I spend a lot of time playing video games, and have since I was fairly young; we used to play a lot of Super Breakout on the Atari 2600, and I loved the Hitchhiker’s Infocom game. Nowadays I spend most of my time with World of Warcraft, with occasional breaks for Oblivion and whichever DS puzzle game strikes my fancy. (Professor Layton and the Curious Village is, by the way, far too much fun. Go buy it.)
For me at least, WoW isn’t much of a creative inspiration. The lore is spread too thin, and most of the time I get no real sense that it’s actually relevant to what I’m doing. There are certainly a lot of places to go and find out what the story is, but it isn’t really necessary to progress in the game itself. Natania at the Aldersgate Cycle wrote up a post about how WoW almost ate her novel, and I noted in the comments that I have more or less the opposite reaction. WoW has just an enormous world with huge potential for storytelling, but it really disappoints in that particular area. I play to spend time with friends, and to raid, so for me it’s more of a social time sink and a way to do some teamwork as well as get those competitive urges out. If anything, spending time trying to find lore in WoW makes me want to log out and write something, because the game itself seems very much like a cardboard stage set. Nothing you do ever actually effects a change in the world (except for a few one-time events Blizzard throws in).
So. If WoW doesn’t tempt me away from writing, what does? Well, Oblivion, sometimes. If they put the social aspects of WoW into Oblivion, I would never stand up from my computer chair probably ever again, for the rest of my life. Fortunately, this hasn’t happened, and probably won’t. I hope. Oblivion is essentially entirely open-ended; the player can go wherever, whenever, and the world is interesting enough that spending a few hours exploring is actually fun. You can interact with any object, explore any ruin, go for a swim, steal a horse, pick herbs, whatever strikes your fancy. And the NPCs actually move, and go to the taverns, and they talk to each other! And what they say changes based on things the player has done! OK, so most of the time it’s not very original dialogue, but at least you don’t get the impression that these people are glued to the floor and can’t speak the same language as the guy ten feet away. And the graphics are, at least for me, just stunning. It’s a well-fleshed-out world, and I find it very easy to lose track of time. It’s easy to become that character on the screen.
Dangerous? Maybe. But there are some really cool redeeming features for a writer, at least a writer who enjoys the same sorts of fantasy worlds I like. First, the character creation screen is incredibly detailed; you can adjust parts of the facial anatomy you never knew had a name. It’s reasonably easy (with addons, on which more anon) to shape a character who fits an image in your head — say, that of your hero or heroine, or your villain, or what have you. I am not the world’s most visual person, so it can be hard for me to nail down an appearance without trying to draw it, and the character creation alone has helped me a lot. A whole lot, because I can’t draw well at all.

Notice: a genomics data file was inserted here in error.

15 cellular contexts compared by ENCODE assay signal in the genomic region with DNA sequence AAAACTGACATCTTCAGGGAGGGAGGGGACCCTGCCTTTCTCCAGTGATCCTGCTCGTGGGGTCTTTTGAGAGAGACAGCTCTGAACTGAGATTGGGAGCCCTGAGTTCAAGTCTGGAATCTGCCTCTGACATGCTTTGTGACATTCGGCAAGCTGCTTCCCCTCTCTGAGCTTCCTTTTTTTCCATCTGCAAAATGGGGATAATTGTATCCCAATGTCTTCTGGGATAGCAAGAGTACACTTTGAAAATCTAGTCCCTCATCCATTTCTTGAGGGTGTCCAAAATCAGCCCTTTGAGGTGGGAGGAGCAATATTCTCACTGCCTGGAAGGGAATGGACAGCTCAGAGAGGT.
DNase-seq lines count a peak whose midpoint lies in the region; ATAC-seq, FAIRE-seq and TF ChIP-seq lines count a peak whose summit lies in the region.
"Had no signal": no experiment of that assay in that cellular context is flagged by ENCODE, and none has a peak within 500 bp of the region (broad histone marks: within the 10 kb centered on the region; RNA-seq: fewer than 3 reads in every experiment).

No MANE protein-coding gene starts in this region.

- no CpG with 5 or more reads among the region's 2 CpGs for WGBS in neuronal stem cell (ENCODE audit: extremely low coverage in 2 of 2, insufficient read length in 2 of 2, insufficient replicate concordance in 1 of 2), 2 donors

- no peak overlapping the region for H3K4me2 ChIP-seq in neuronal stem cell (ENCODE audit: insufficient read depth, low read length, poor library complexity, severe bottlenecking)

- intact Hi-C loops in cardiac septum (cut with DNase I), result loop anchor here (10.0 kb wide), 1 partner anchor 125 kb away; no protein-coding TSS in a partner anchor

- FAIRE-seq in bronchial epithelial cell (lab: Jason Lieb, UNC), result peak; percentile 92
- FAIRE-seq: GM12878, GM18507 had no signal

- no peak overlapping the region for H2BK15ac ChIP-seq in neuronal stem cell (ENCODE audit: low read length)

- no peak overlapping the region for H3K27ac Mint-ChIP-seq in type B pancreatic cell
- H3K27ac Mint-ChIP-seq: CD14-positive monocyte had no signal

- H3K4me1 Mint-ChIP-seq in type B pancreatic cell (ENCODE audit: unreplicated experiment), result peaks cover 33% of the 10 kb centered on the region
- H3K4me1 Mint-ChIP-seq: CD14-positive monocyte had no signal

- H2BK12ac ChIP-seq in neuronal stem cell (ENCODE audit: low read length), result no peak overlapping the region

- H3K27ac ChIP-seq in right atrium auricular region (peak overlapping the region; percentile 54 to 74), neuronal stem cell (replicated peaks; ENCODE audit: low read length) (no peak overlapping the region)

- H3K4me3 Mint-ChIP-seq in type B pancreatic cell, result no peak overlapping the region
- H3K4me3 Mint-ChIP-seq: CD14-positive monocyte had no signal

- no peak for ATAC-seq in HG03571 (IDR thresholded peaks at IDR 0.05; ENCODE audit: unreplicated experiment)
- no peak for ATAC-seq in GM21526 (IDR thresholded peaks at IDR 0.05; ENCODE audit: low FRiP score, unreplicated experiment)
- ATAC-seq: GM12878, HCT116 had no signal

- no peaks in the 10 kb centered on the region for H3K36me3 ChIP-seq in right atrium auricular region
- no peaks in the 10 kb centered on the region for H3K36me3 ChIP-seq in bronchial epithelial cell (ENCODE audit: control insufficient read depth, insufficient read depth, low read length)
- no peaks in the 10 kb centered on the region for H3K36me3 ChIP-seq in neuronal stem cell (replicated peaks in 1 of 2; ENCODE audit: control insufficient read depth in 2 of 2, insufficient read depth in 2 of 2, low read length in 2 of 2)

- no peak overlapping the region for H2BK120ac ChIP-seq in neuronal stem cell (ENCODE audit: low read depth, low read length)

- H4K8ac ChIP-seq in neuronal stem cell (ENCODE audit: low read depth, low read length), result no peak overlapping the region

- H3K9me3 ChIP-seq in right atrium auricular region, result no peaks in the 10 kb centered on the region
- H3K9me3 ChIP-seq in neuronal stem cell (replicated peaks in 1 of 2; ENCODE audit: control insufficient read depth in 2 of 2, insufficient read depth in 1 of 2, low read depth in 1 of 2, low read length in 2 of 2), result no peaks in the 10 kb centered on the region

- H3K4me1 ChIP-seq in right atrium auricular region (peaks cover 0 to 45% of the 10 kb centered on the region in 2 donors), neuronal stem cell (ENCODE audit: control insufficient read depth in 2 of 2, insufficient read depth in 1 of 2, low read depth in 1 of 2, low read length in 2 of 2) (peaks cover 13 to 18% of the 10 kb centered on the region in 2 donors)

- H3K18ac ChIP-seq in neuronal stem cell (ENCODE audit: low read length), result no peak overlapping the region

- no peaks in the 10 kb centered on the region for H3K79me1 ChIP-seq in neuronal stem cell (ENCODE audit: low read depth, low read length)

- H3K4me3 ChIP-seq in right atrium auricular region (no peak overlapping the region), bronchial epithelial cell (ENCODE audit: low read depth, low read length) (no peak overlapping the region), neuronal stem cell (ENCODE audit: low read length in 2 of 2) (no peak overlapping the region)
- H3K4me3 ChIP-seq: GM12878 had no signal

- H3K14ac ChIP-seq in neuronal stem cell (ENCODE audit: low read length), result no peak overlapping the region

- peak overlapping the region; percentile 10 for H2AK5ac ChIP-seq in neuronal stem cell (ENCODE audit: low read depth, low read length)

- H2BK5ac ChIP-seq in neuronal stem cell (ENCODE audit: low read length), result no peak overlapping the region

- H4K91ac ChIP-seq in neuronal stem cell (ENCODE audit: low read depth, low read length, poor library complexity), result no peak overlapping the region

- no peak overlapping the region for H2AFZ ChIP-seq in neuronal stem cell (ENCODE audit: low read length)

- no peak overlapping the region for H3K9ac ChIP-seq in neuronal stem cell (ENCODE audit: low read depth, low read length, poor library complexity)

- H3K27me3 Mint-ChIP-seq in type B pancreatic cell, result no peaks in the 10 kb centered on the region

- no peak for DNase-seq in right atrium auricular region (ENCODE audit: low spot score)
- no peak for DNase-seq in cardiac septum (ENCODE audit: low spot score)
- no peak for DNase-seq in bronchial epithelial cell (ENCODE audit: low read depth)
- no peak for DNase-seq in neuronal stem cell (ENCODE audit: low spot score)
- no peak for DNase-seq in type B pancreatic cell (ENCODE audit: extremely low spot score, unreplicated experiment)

So let’s say you have this heroine, who matches with your vision for her appearance, and that’s great. If you want her to be, say, a hunter who never goes into a town and lives on wild plants and maybe stealing from some farmer’s field, you can do that in the existing world pretty easily. But if you start to accept and finish quests, you’re definitely putting your character into a world created by Bethesda, and it can be easy to just roll with that and forget why you started playing this time. So. This is where the construction set comes in. You can do almost anything with it, even raze every building that’s in the game and replace all the NPCs with cows, if that’s what you want. I have no idea how long that would take; probably a very long time. However, it’s pretty easy, once you learn how to use the tools, to find a corner of the world without much going on and to build whatever you’d like. Ruins, a town, a cave, a lake, some picnic table in the middle of nowhere, a wooded glade, etc. You can draw your own textures and items and import them into the builder, but I’m not that proficient with Photoshop and anyway, the story I’m working on now has a similar visual aesthetic. I just use the existing bits and pieces and slap ’em together like Legos until it looks right. You can add NPCs, give them scripts to use and paths to walk and schedules to follow. You can add monsters who will attack your character. To my mind, this is an absolutely unmatched world editor for fantasy writing. Because once you’ve created your landscape, you can take your playable character and go see what it feels like to be her. You walk the roads, you arrange the furniture in your house, you do whatever you want. It’s cool.
There are also ready-made addons that can make character faces look more realistic, or slow the passing of game time, add buildings, change NPC dialogue, and more. A lot of these are worth looking into if you’re playing just to play, and some of them are even useful for world building, especially the ones that add hairstyles, eye colors, and other things so you can make your character better match your idea.
For me, Oblivion is a great way to have some fun with my story, and to try out ideas for my worlds and see if they feel viable. You might think so, too. If you try it just be careful not to get addicted — and video game addiction? That’s a whole other topic for another time. I know folks also use games like the Sims to build things, but I find the style too cartoonish for my tastes, and you’re far more limited in what you can do and which styles you can use. It might work for you, though. Have a go!